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Skiing the Great Gulf

post #1 of 7
Thread Starter 
Stuck in North Eastern Pennsylvania for the summer, far from my beloved Chamonix I felt the need to skiing on my day off – knowing that soon as summer camp really starts time off will be in short supply. The nearest snow to me is on Mt Washington in the Presidential range in New Hampshire, some 430 long miles away.
After a long drive, not wanting to hike for three hours to ski Tuckerman’s Ravine as I did last year, I opted for the lazy drive up the ‘auto road’. Built in the late 1850’s this is an impressive road by anyone’s standards, Clinging to the mountainside over a climb of some 4000 ft.



On my way up I spied a snow Patch on neighboring Mt Jefferson. But nearing the summit I noticed snow patches in some of the gullies of the ‘Great Gulf’ My first conquest of the day.



A five minute walk from the car took me to the top of the most snow filled gully. To my disappointment, not much snow. I was there anyway so may as well ski it. 12 very tight turns down a 10ft wide 50 degree slope with a 1000ft boulder field below!
Scrambling back up I almost put my crampons on. Ok I was only climbing 30 feet or so, but slush on ice between rock walls is just not nice.



Back at the top my attention turned to the snow patch over on Jefferson. By looking at the hills the distance to the next peak would be a long way in the alps, but in north Wales it would be half an hour or so. These mountains look like Snowdonia, just a little bigger. Off I headed. An hour and a half later I was stood on the shoulder and the snow patch must have been 200ft beyond some low bushes…..an hour later I staggered out onto the snow. The toughest bush bashing I’ve ever done. Clothes torn, clips on my boots bent and my poles and my Ice Axe dropped somewhere
The snow patch itself wasn’t that long but at lest it was wide, wide enough for a few sweeping carves.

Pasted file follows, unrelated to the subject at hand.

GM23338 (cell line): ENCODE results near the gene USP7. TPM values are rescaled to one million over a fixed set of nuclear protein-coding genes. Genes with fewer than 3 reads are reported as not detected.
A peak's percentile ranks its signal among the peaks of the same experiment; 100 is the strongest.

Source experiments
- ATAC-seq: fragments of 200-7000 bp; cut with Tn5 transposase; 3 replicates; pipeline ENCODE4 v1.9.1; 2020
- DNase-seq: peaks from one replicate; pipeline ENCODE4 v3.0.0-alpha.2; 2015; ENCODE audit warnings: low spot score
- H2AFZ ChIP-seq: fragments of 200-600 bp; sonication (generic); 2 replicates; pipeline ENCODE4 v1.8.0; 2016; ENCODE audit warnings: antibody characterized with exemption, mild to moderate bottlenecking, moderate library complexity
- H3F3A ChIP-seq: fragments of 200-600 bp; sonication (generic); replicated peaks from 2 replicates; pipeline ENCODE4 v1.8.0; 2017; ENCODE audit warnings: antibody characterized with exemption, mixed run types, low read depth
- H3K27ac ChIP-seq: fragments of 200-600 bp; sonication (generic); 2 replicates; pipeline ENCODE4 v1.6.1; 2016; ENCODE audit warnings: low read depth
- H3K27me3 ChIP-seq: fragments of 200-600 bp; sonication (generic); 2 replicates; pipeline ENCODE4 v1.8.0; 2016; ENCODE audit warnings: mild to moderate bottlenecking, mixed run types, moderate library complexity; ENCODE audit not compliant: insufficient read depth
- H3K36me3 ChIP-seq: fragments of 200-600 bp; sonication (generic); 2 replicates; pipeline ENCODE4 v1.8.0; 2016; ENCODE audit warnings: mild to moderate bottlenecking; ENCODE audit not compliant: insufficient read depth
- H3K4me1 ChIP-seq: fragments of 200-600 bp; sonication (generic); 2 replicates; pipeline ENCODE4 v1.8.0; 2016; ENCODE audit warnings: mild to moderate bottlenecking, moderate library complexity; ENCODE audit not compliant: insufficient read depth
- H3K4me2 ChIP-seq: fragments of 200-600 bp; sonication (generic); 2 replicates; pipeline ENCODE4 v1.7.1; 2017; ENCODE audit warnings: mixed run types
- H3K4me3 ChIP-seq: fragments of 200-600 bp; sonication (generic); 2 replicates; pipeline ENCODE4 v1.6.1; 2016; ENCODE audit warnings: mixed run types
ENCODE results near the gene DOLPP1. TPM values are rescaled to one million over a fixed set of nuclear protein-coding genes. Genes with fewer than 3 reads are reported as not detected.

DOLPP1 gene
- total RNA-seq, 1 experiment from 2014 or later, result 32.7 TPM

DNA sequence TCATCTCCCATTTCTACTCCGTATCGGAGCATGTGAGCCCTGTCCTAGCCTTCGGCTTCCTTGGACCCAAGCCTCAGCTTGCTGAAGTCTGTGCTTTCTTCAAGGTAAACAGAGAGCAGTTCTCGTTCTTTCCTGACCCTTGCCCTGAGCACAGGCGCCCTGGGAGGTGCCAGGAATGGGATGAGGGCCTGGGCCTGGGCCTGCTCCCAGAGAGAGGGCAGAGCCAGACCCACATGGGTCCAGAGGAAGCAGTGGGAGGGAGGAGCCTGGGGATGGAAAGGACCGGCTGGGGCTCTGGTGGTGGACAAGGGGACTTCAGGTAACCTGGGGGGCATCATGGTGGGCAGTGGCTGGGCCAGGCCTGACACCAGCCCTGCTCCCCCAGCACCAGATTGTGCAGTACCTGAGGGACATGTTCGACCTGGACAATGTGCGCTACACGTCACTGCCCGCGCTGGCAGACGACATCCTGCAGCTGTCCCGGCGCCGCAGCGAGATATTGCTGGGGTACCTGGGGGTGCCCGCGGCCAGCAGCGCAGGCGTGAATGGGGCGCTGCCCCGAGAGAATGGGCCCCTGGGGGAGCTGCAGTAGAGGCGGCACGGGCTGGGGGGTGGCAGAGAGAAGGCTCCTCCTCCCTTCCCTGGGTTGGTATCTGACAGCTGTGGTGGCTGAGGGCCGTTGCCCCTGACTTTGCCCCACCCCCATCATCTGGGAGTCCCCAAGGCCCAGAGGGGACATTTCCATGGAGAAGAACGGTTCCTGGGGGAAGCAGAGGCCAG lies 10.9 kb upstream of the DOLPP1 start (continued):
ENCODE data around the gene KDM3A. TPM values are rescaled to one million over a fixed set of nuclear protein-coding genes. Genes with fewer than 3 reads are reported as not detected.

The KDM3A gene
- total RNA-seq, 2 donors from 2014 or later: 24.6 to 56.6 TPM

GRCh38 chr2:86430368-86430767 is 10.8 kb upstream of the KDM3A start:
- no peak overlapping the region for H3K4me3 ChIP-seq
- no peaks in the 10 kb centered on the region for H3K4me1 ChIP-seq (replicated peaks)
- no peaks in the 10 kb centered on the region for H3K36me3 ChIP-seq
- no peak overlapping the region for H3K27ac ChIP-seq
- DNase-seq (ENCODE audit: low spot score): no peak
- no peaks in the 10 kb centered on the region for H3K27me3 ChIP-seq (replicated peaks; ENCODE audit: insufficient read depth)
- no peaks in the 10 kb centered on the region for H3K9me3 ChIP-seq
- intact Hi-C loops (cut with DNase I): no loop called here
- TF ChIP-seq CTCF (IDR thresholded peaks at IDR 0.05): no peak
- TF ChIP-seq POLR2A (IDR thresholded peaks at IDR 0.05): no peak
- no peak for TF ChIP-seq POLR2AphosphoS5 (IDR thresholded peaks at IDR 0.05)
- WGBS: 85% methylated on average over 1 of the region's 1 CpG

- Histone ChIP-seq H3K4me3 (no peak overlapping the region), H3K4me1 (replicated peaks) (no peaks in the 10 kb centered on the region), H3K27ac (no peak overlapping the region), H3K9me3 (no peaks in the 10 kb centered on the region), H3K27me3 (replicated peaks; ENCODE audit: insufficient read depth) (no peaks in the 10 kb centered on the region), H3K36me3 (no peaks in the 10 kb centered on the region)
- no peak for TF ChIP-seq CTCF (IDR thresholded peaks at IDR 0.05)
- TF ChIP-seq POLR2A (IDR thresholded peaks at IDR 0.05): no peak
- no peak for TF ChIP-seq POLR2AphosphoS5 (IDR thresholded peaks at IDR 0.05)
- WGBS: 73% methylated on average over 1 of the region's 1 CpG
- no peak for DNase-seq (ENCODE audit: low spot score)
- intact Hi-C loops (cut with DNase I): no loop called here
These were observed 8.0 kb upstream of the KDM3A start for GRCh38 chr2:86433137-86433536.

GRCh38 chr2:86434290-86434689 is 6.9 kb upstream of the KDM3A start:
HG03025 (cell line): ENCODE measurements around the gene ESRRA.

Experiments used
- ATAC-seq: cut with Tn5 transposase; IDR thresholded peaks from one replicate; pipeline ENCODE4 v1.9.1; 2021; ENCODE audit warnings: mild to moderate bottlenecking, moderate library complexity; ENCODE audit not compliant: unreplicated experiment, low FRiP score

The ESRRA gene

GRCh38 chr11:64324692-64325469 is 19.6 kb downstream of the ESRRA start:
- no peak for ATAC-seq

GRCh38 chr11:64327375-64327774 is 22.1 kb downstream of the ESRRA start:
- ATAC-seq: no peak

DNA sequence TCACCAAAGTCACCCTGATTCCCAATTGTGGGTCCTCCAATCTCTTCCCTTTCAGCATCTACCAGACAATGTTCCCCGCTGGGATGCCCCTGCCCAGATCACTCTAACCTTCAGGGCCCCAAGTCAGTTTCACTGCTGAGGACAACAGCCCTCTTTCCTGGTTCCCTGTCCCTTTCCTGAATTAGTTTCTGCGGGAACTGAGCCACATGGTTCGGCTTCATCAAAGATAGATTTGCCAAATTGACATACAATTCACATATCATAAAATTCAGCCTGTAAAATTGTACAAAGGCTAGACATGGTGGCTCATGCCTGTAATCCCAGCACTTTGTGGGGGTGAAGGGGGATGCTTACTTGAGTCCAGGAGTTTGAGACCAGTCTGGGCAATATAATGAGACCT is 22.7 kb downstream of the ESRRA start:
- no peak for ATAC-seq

My hike back to Mt Washington was through its infamous changeable weather. Hot sunshine, biting cold wind, some rain and plenty of moving clouds.
Just before reaching the summit I passed the Cog railway a strange affair. Despite being some 150 years old it sill rattles its way to the summit on wooden trestles.



Unfortunately it looks like I won’t be skiing snow again for a few months.
post #2 of 7
Tom,

Only jealousy makes me ask you - How do you earn a living? What do you
do during the few weeks that you are not skiing - that pays your skiing expenses
the rest of the year :-)

marty
post #3 of 7
Yeah, inquiring minds want to know!

And if you're really jonesin', you can always go south young man, Portillo has gotten 24" in the last 24 hours.
post #4 of 7
Tom, great photos! I trust you upheld the local tradition of mooning the cog?
post #5 of 7
Thread Starter 
Quote:
Originally Posted by Marty
Tom,

Only jealousy makes me ask you - How do you earn a living? What do you
do during the few weeks that you are not skiing - that pays your skiing expenses
the rest of the year :-)

marty
I worked all winter for a British Holiday company in Chamonix, I'm working the summer with kids with ADHD...last year I probably mare about $8000 usa....but skied 100 days in 5 countries!...might have to get a real job this fall, I am 30 and stil have 6 student loans!
post #6 of 7
Nice pictures Tom!!

Money can't buy what you are doing ..... LIVE THE DREAM!
post #7 of 7
Nice pictures! Too bad about the skiing. In a normal good year those chutes are a lot of fun.
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